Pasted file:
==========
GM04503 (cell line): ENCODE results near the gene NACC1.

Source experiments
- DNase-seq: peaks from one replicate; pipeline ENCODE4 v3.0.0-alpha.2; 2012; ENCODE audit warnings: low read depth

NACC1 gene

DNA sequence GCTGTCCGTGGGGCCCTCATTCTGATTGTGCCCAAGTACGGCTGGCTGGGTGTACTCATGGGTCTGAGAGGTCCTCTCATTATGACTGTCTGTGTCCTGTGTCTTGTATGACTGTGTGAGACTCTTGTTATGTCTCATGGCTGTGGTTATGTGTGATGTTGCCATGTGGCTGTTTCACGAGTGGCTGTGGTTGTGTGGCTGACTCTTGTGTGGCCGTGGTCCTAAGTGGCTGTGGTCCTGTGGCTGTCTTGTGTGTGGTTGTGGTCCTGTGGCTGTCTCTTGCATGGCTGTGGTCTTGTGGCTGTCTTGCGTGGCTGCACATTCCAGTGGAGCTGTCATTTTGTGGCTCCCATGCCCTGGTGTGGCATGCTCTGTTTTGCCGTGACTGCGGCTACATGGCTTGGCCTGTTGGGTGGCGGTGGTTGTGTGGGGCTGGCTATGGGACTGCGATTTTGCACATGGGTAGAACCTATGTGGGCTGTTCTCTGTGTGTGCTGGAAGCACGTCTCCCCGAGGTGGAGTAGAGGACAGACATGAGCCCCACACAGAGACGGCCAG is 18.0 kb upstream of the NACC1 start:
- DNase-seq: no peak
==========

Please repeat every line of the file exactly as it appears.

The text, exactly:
GM04503 (cell line): ENCODE results near the gene NACC1.

Source experiments
- DNase-seq: peaks from one replicate; pipeline ENCODE4 v3.0.0-alpha.2; 2012; ENCODE audit warnings: low read depth

NACC1 gene

DNA sequence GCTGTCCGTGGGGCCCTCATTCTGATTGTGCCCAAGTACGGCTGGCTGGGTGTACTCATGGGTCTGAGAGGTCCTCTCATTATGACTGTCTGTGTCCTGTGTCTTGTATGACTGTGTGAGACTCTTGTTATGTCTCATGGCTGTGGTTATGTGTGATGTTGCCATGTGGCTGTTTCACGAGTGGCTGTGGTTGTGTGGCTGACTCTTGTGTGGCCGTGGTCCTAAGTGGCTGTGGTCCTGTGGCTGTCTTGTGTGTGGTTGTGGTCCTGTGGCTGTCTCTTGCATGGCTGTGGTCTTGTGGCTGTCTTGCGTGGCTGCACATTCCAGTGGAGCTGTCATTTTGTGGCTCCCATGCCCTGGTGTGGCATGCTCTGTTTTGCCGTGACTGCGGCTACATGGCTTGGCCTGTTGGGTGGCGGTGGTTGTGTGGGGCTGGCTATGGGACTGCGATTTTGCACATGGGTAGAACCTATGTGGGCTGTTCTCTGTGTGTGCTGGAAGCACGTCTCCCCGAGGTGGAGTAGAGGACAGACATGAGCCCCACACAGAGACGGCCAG is 18.0 kb upstream of the NACC1 start:
- DNase-seq: no peak